The atmosphere affords the gas which vivifies and warms our frames ; it receives into itself that which has been polluted by use, and is thrown off as noxious. It feeds the flame of life exactly as it does that of the fire. It is in both cases consumed, in both cases it affords the food of consumption, and in both cases it becomes combined with charcoal, which requires it for combustion, and which removes it when combustion is over. It is the girdling, encircling air that makes the whole world kin. The carbonic acid with which body our breathing fills the air, to-morrow seeks its way round the world. The datetrees that grow round the falls of the Nile will drink it in by their leaves; the cedars of Lebanon will take of it to add to their stature; the cocoa-nuts of Tahiti will grow rapidly upon it; and the palms and bananas of Japan will change it into flowers. The oxygen we are breathing was distilled for us some short time ago by the magnolias of the Susquehanna, and the great trees that skirt the Orinoco and the Amazon; the giant rhododendrons of the Himalayas contributed to it, and the roses and myrtles of Cashmere, the cinnamon-tree of Ceylon, and the forest, older than the flood, that lies buried deep in the heart of Africa, far behind the Mountains of the Moon, gave it out. The rain we see descending was thawed for us out of the icebergs which have watched the Polar Star for ages, or it came from snows that rested on the summits of the Alps, but which the lotus lilies have soaked up from the Nile, and exhaled as vapor again into the everpresent air.

There are processes no less interesting going on in other parts of this magnificent field of research. Water is Nature's carrier: with its currents it conveys heat away from the torrid zone and ice from the frigid; or, bottling the caloric away in the vesicles of its vapor, it first makes it impalpable, and then conveys it, by unknown paths, to the most distant parts of the earth. The materials of which the coral builds the island and the sea-conch its shell are gathered by this restless leveler from mountains, rocks, and valleys in all latitudes. Some it washes down from the Mountains of the Moon, or out of the gold-fields of Australia, or from the mines of Potosi, others from the battle-fields of Europe, or from the marble-quarries of ancient Greece and Rome. These materials, thus collected and carried over falls or down rapids, are transported from river to sea, and delivered by the obedient waters to each insect and to every plant in the ocean at the right time and temperature, in proper form and in due quantity.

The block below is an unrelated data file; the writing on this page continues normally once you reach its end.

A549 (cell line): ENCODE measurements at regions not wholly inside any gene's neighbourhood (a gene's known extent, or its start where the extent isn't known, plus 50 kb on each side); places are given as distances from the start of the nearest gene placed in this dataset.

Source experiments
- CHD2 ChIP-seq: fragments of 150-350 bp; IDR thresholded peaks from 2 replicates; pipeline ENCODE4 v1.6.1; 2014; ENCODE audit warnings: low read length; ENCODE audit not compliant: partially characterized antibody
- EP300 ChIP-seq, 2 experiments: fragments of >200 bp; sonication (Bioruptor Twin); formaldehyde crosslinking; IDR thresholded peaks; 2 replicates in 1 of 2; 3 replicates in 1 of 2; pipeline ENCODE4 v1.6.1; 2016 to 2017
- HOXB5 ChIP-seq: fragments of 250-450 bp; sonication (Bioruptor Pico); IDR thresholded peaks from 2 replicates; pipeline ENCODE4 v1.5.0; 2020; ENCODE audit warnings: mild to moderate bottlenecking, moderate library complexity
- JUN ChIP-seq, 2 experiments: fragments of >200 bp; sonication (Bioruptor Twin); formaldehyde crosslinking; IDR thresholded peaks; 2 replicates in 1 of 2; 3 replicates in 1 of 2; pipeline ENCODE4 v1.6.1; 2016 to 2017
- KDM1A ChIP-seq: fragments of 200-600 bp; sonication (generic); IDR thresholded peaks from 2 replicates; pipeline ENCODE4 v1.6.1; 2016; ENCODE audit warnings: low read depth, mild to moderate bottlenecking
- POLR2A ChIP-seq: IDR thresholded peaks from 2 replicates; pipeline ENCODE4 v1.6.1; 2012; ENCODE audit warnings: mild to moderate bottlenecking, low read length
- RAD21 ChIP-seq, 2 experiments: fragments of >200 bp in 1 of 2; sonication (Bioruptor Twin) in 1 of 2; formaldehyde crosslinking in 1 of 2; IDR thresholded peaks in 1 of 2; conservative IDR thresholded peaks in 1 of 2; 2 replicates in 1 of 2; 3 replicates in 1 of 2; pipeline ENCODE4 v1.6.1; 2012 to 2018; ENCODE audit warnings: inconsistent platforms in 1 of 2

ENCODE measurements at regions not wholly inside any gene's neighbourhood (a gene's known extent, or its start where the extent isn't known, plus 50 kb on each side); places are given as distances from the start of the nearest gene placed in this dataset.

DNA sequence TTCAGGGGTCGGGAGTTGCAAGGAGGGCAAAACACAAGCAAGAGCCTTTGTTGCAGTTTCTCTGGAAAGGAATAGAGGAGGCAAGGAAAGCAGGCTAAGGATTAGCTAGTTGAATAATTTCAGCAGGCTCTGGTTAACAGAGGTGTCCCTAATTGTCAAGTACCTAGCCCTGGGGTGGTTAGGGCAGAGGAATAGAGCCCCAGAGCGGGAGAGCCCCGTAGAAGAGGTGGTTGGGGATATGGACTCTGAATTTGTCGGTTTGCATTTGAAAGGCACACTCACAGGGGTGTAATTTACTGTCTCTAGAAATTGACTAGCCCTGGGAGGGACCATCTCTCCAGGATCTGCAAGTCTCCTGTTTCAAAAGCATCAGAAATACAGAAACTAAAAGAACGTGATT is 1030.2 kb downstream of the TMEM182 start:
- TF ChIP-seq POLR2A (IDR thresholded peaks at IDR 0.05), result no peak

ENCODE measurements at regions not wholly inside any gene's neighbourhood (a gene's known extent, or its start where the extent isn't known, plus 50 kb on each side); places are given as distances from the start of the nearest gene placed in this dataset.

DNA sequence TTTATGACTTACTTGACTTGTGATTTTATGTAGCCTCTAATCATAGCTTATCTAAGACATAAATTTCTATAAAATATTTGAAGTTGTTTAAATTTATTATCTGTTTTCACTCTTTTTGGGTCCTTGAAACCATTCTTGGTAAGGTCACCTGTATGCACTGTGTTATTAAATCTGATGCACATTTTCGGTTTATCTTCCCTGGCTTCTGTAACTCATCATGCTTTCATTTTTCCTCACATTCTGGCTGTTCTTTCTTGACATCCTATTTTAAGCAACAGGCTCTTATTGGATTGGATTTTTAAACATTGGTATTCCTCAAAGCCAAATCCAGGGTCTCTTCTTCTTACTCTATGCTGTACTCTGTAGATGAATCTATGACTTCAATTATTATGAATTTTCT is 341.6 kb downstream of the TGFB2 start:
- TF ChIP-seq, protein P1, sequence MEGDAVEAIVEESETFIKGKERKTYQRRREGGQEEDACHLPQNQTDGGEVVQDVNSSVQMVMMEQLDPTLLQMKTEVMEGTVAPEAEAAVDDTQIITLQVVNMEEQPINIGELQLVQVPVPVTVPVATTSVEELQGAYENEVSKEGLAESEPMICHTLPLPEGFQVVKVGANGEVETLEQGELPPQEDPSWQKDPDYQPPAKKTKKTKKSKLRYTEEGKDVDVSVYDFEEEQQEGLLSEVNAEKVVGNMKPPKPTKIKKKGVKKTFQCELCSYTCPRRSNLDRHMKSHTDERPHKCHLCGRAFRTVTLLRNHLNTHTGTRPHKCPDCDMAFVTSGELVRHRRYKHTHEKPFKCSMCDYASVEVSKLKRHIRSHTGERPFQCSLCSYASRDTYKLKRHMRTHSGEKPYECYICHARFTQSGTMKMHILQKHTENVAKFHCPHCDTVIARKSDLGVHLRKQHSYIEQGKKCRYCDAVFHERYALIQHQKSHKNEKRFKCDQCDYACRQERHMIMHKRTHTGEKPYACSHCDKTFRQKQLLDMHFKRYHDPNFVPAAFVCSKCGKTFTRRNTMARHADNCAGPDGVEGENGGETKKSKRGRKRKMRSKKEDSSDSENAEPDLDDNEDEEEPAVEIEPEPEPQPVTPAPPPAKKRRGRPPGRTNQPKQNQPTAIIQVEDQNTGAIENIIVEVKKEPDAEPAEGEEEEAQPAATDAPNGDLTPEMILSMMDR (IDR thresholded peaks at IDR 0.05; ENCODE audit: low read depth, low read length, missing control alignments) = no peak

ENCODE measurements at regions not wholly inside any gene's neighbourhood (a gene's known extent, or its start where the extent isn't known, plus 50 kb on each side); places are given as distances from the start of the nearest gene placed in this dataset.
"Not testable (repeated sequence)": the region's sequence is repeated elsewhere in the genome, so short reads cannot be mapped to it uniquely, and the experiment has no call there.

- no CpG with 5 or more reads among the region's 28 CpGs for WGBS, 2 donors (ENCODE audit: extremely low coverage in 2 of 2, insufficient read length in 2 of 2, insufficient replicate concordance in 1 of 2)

Treating the rocks less gently, it grinds them into dust, or pounds them into sand, or rolls and rubs them until they are fashioned into pebbles, rubble, or bowlders; the sand and shingle on the sea-shore are monuments of the abrading, triturating power of water. By water the soil has been brought down from the hills, and spread out into valleys, plains, and fields for man's use. Saving the rocks on which the everlasting hills are established, every thing on the surface of our planet seems to have been removed from its original foundation and lodged in its present place by water. Protean in shape, benignant in office, water, whether fresh or salt, solid, fluid, or gaseous, is marvelous in its powers.

It is one of the chief agents in the manifold workshops in which and by which the earth has been made a habitation fit for man.